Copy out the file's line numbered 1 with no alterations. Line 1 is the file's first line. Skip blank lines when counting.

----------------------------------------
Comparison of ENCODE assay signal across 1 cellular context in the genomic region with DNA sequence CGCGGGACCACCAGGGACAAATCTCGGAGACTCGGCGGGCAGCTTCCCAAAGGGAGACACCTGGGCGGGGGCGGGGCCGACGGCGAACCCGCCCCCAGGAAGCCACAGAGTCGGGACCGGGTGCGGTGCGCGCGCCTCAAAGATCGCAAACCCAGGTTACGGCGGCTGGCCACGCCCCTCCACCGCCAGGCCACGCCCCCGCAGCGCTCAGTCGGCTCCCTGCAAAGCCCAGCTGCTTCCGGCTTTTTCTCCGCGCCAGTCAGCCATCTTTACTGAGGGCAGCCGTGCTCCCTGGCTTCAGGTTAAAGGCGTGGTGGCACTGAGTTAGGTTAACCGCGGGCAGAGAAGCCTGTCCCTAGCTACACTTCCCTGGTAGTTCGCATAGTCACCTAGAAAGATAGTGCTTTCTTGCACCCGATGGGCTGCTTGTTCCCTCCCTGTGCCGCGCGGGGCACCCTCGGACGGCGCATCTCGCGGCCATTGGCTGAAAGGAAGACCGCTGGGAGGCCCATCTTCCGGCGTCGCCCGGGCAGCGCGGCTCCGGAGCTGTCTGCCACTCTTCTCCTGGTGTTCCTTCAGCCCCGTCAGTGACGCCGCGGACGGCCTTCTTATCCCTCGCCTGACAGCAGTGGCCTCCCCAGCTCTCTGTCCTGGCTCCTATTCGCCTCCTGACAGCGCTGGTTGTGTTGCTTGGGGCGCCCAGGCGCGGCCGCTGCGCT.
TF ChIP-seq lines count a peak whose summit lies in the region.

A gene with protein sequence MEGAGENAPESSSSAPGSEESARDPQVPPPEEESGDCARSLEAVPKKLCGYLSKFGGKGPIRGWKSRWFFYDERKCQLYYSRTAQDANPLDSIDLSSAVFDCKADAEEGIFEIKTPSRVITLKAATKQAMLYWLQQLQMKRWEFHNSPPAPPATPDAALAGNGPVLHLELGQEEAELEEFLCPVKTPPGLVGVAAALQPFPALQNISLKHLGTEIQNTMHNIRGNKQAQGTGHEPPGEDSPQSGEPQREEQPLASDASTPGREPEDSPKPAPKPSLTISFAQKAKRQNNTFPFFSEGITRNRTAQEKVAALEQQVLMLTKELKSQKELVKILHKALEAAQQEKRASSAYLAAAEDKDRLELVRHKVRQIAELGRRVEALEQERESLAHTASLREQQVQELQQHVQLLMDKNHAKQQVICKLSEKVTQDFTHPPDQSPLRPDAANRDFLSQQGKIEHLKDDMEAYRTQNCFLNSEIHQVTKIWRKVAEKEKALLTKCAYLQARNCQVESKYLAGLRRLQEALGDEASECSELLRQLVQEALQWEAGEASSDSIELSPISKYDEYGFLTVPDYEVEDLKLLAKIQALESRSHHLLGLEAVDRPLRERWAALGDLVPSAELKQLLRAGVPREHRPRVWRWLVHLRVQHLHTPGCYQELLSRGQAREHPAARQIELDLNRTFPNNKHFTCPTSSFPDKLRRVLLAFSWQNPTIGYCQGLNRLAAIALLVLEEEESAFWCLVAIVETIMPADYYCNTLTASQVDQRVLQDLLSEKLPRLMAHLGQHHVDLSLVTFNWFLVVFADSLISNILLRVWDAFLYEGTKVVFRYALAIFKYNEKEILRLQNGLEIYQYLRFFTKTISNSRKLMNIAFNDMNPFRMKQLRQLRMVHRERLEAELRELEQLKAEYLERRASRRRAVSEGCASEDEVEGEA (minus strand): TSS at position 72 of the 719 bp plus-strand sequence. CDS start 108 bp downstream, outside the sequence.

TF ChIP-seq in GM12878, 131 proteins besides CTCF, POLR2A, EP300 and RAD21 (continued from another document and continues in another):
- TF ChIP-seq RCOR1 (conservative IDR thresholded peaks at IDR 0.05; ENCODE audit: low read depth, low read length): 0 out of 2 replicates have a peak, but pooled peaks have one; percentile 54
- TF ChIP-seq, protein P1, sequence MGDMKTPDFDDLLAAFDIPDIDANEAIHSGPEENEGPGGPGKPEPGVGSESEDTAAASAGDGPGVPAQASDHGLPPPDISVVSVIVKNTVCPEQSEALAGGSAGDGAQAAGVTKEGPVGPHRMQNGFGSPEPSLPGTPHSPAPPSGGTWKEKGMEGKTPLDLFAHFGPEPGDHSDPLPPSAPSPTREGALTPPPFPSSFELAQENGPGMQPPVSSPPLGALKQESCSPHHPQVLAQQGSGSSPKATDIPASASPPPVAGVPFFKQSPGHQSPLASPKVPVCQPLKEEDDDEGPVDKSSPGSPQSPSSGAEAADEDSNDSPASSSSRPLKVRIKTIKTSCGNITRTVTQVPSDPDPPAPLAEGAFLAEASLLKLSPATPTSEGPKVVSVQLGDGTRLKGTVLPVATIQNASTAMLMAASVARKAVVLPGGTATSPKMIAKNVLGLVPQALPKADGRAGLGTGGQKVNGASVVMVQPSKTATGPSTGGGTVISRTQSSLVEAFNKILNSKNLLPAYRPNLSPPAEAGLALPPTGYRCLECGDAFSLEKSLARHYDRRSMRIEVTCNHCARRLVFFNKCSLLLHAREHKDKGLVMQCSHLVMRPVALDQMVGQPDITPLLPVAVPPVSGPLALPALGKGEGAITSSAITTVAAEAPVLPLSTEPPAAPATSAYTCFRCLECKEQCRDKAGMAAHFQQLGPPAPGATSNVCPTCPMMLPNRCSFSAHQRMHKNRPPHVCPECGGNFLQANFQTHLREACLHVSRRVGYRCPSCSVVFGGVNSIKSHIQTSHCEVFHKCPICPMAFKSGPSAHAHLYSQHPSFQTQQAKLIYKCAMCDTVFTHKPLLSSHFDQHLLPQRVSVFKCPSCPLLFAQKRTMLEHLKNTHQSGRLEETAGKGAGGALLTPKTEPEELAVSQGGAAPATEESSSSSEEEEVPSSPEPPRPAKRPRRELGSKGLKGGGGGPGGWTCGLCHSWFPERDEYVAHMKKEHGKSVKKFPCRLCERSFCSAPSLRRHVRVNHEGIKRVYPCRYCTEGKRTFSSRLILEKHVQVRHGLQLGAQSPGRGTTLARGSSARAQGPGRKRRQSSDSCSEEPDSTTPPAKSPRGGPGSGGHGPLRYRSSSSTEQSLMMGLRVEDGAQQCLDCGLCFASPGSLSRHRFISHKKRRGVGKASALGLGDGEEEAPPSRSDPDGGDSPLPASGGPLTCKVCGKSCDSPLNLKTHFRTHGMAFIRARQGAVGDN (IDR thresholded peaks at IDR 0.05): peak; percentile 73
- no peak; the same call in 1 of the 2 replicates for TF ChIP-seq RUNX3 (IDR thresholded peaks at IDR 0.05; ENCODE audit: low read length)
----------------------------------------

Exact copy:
Comparison of ENCODE assay signal across 1 cellular context in the genomic region with DNA sequence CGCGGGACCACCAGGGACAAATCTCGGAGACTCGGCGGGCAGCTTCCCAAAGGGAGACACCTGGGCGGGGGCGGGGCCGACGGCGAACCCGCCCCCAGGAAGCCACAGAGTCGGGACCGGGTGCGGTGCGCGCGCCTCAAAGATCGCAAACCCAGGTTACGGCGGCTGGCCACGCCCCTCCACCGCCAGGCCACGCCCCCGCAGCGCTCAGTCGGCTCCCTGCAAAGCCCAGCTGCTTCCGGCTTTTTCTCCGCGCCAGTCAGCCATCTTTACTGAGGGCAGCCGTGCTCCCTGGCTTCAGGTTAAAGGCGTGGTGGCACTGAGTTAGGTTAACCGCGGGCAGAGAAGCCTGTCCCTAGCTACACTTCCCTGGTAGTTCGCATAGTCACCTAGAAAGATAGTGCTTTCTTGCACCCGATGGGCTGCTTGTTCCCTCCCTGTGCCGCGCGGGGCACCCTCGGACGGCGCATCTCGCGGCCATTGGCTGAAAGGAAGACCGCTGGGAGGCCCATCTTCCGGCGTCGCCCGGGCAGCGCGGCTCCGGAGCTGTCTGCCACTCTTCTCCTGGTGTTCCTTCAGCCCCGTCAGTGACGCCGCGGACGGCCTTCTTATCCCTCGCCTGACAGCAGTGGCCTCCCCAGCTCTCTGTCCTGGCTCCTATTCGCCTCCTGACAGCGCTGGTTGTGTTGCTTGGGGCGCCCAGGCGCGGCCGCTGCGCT.